ASReview: Open Source Software for Efficient and Transparent Active Learning for Systematic Reviews | Semantic Scholar

Abstract:  For many tasks – including guideline development for medical doctors and systematic reviews for research fields – the scientific literature needs to be checked systematically. The current practice is that scholars and practitioners screen thousands of studies by hand to find which studies to include in their review. This is error prone and inefficient. We therefore developed an open source machine learning (ML)-aided pipeline: Active learning for Systematic Reviews (ASReview). We show that by using active learning, ASReview can lead to far more efficient reviewing than manual reviewing, while exhibiting adequate quality. Furthermore, the presented software is fully transparent and open source. 

ASReview: Open Source Software for Efficient and Transparent Active Learning for Systematic Reviews | Semantic Scholar

Abstract:  For many tasks – including guideline development for medical doctors and systematic reviews for research fields – the scientific literature needs to be checked systematically. The current practice is that scholars and practitioners screen thousands of studies by hand to find which studies to include in their review. This is error prone and inefficient. We therefore developed an open source machine learning (ML)-aided pipeline: Active learning for Systematic Reviews (ASReview). We show that by using active learning, ASReview can lead to far more efficient reviewing than manual reviewing, while exhibiting adequate quality. Furthermore, the presented software is fully transparent and open source.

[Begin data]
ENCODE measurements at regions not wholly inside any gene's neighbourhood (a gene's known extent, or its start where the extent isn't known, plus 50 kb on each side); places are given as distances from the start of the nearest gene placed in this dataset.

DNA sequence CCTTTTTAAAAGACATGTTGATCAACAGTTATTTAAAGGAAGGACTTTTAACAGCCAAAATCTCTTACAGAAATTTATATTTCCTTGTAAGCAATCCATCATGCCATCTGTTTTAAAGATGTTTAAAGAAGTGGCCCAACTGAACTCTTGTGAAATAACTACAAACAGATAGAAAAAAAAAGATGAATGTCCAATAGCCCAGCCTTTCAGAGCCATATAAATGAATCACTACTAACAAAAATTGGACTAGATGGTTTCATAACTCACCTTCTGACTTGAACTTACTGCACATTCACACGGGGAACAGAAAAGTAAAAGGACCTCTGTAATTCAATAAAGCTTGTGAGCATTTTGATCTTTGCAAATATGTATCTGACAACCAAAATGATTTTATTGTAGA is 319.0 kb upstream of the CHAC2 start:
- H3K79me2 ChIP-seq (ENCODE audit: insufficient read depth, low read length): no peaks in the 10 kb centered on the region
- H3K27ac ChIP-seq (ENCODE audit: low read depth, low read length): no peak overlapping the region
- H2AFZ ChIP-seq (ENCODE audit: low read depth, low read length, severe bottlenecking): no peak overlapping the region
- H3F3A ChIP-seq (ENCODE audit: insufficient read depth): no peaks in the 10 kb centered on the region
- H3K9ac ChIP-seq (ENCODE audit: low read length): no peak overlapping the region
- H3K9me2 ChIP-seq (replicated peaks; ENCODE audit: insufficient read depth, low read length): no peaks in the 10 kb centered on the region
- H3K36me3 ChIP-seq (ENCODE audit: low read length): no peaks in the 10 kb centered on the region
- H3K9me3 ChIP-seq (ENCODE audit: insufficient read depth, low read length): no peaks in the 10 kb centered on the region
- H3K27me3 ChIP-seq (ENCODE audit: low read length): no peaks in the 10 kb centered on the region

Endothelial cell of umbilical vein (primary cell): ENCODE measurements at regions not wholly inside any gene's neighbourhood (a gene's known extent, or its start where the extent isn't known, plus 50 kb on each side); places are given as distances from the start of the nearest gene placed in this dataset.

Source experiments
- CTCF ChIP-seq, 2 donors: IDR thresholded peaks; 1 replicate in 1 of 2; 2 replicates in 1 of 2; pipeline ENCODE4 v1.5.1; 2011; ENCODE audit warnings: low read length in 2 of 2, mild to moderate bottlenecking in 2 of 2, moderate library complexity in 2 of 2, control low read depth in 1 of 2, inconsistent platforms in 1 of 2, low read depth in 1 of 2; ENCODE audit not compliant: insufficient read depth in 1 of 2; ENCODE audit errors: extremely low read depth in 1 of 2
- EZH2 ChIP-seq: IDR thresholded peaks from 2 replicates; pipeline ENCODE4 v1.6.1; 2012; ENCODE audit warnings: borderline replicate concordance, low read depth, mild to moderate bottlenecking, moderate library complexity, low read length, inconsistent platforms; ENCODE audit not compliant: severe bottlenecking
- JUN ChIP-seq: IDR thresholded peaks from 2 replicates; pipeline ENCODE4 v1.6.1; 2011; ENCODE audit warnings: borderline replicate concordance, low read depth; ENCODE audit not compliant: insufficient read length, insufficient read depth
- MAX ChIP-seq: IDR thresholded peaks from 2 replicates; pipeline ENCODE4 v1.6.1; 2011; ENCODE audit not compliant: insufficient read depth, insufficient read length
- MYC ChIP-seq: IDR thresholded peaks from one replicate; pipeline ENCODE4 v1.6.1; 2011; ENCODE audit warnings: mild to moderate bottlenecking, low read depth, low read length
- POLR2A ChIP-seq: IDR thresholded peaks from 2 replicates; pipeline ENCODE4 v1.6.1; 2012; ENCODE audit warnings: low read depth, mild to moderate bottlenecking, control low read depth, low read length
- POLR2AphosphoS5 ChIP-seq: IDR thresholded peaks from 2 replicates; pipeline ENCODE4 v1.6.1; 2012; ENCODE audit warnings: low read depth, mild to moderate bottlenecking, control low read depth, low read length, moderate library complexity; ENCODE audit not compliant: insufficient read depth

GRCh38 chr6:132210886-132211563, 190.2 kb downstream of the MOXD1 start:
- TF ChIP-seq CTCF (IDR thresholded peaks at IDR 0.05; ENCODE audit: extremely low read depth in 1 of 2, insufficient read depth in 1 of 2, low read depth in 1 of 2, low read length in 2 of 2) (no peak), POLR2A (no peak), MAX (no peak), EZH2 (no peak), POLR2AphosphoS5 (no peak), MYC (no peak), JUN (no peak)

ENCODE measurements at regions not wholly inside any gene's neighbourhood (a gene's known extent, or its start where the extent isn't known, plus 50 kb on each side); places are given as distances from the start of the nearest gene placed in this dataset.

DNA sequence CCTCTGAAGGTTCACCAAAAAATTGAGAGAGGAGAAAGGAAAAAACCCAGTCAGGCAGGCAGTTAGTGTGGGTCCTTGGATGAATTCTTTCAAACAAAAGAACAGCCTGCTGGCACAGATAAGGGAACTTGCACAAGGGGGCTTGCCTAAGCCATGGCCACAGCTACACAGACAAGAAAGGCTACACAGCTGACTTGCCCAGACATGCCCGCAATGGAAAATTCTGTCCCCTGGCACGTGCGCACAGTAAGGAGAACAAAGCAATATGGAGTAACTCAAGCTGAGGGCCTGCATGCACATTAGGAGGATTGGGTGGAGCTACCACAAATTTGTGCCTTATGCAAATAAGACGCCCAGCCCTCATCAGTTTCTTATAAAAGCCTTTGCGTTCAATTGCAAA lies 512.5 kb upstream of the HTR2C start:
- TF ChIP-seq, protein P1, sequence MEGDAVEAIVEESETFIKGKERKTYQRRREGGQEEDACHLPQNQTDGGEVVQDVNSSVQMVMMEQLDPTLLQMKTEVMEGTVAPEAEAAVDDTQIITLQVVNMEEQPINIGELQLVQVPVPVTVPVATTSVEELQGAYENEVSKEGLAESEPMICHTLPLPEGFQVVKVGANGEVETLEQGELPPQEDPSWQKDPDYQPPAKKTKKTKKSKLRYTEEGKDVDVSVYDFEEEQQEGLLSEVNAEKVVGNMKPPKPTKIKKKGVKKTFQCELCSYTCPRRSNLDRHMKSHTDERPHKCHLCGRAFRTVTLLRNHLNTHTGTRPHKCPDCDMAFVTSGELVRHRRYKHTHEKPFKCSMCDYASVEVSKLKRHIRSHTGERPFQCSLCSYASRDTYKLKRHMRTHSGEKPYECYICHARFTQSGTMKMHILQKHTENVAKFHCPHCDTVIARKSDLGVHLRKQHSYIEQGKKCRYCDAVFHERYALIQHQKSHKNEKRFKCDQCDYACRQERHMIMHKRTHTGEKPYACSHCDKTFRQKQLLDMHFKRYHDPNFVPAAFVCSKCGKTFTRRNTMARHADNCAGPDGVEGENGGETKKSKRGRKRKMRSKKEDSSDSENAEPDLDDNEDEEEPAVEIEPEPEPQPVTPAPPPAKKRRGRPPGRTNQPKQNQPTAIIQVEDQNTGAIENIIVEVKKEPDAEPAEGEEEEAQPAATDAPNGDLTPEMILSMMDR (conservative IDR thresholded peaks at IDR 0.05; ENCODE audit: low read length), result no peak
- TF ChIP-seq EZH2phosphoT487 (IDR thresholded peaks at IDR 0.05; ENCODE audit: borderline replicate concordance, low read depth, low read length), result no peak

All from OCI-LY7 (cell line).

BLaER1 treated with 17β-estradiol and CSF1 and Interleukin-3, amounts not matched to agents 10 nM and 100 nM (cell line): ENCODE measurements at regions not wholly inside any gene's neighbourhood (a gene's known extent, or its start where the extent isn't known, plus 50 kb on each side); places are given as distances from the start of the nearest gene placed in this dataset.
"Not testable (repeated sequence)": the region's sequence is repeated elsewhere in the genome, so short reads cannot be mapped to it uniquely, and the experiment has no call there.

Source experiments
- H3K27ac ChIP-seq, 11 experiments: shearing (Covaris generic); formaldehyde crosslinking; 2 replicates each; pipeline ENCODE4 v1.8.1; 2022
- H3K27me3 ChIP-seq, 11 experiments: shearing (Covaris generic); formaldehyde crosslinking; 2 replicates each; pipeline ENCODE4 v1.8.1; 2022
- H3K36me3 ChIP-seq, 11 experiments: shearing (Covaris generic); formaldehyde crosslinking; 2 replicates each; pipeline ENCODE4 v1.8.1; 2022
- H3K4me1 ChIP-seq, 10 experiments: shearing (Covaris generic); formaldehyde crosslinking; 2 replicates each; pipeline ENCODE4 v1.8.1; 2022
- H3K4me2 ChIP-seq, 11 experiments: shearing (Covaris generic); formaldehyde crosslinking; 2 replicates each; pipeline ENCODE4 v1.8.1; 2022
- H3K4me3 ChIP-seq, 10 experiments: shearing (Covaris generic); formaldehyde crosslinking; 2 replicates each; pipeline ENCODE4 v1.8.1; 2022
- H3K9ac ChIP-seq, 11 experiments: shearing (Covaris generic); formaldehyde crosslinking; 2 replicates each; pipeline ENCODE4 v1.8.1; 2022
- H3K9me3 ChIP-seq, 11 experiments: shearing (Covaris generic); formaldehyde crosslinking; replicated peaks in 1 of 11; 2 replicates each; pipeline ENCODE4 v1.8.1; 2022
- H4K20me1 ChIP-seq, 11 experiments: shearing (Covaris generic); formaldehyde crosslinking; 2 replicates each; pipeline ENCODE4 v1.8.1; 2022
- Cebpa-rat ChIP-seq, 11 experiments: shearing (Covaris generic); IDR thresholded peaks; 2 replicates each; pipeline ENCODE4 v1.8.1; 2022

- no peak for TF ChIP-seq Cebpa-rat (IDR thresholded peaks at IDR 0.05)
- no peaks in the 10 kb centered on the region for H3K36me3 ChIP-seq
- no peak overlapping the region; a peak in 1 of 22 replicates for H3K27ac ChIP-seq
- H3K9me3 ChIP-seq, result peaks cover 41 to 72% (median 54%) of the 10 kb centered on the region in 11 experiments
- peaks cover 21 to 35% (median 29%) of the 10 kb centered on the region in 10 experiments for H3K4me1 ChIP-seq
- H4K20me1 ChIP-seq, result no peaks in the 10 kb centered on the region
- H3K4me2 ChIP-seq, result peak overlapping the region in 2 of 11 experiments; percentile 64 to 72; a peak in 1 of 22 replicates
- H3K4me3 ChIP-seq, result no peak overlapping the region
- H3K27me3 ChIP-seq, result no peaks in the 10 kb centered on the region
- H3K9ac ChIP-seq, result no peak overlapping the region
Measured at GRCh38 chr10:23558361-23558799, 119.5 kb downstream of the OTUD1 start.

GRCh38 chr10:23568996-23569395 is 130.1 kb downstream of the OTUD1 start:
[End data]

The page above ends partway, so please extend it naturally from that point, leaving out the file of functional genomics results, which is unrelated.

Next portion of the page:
New MIT Press Journal to Debunk Bad COVID-19 Research

“Preprint servers play an increasingly important role in the scholarly publishing landscape. They are a popular platform for researchers to get early feedback on their research. They are also a space where researchers can publish research products and data sets not typically published in traditional journals. The process is fast — publication of open-access research that anyone can read is immediate.